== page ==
Mirror box

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A diagrammatic explanation of the mirror box. The patient places the good limb into one side of the box (in this case the right hand) and the amputated limb into the other side. Due to the mirror, the patient sees a reflection of the good hand where the missing limb would be (indicated in lower contrast). The patient thus receives artificial visual feedback that the "resurrected" limb is now moving when they move the good hand. See text for more details.

A mirror box is a box with two mirrors in the center (one facing each way), invented by Vilayanur S. Ramachandran to help alleviate phantom limb pain, in which patients feel they still have a limb after having it amputated.

In a mirror box the patient places the good limb into one side, and the stump into the other. The patient then looks into the mirror on the side with good limb and makes "mirror symmetric" movements, as a symphony conductor might, or as we do when we clap our hands. Because the subject is seeing the reflected image of the good hand moving, it appears as if the phantom limb is also moving. Through the use of this artificial visual feedback it becomes possible for the patient to "move" the phantom limb, and to unclench it from potentially painful positions.

Based on the observation that phantom limb patients were much more likely to report paralyzed and painful phantoms if the actual limb had been paralyzed prior to amputation (for example, due to a brachial plexus avulsion), Ramachandran and Rogers-Ramachandran proposed the "learned paralysis" hypothesis of painful phantom limbs (Ramachandran & Blakeslee 1998). Their hypothesis was that every time the patient attempted to move the paralyzed limb, they received sensory feedback (through vision and proprioception) that the limb did not move. This feedback stamped itself into the brain circuitry through a process of Hebbian learning, so that, even when the limb was no longer present, the brain had learned that the limb (and subsequent phantom) was paralyzed.

Ramachandran's theory was challenged by a 2010 research study conducted by Marian Michielsen of the University Medical Center, Rotterdam. Michielsen carried out research involving 22 stroke victims which suggests that mirror therapy works by enhancing the spatial coupling between limbs. Michielsen stated that "The hypothesis that the mirror illusion enhances spatial coupling is supported by studies on healthy volunteers, showing that the mirror illusion increased the tendency of one limb to take on the spatial properties of the other limb.(Michielsen et al. 2010)

A diagram of a mirror box. A patient inserts their hand into one hole, and their "phantom" into the other. When viewed from an angle, the brain is tricked into seeing two complete hands.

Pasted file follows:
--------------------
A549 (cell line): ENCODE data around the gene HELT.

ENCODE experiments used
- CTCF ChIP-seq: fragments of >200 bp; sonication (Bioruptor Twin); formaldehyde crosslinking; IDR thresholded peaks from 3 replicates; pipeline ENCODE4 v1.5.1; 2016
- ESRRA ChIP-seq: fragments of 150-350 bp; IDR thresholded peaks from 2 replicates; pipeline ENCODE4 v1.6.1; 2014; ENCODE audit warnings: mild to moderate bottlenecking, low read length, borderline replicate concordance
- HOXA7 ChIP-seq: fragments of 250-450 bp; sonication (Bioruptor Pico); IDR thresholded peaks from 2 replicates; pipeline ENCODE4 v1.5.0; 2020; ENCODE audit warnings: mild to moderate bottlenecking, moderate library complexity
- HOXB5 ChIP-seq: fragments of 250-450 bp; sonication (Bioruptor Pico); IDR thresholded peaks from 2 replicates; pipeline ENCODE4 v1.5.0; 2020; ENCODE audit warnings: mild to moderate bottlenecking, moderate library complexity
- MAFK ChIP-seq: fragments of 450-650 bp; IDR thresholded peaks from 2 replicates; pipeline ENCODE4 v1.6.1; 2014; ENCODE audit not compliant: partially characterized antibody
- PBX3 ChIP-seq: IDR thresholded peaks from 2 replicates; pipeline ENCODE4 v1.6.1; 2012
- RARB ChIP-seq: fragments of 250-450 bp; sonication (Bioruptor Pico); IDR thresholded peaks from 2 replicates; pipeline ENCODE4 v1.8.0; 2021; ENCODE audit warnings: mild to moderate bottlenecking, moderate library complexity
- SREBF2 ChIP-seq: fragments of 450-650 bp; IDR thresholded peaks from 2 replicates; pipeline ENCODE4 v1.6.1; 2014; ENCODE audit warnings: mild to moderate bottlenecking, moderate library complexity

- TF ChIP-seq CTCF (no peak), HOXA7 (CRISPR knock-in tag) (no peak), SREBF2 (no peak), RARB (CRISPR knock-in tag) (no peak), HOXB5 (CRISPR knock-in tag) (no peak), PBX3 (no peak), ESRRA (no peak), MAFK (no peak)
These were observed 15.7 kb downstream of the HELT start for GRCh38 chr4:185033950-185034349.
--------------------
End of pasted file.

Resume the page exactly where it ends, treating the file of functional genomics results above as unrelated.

Effectiveness[edit]

A number of small scale research studies have shown encouraging results, however there is no current consensus as to the effectiveness of mirror therapy. Recent reviews of the published research literature by Moseley (Moseley, Gallace & Spence 2008) and Ezendam (Ezendam, Bongers & Jannink 2009) concluded that much of the evidence supporting mirror therapy is anecdotal or comes from studies that had weak methodological quality. In 2011 a large scale review of the literature on mirror therapy by Rothgangel (Rothgangel et al. 2011) summarized the current research as follows:

For stroke there is a moderate quality of evidence that MT [Mirror Therapy] as an additional intervention improves recovery of arm function, and a low quality of evidence regarding lower limb function and pain after stroke. The quality of evidence in patients with complex regional pain syndrome and phantom limb pain is also low. Firm conclusions could not be drawn. Little is known about which patients are likely to benefit most from MT, and how MT should preferably be applied. Future studies with clear descriptions of intervention protocols should focus on standardized outcome measures and systematically register adverse effects.(Rothgangel et al. 2011)

In 2011 Melita Giummarra and Lorimer Moseley published an article on phantom limb pain that summarized current approaches to treating this problem. They concluded that the benefits of mirror therapy appear to be limited to patients who suffer from cramping and muscular-type phantom pain. They stated:

One randomized controlled trial showed significant treatment effects of mirror therapy ; however, there is limited systematic evidence, and the paradigm appears to be counterproductive during early rehabilitation. Pre-existing body representations or maladaptive cortical reorganization may impede the efficacy of this therapy considering, in a once-off treatment, congenital amputees, and those with chronic phantom pain do not activate contralateral sensory and motor cortices during mirror visual therapy.(Giummarra & Moseley 2011)

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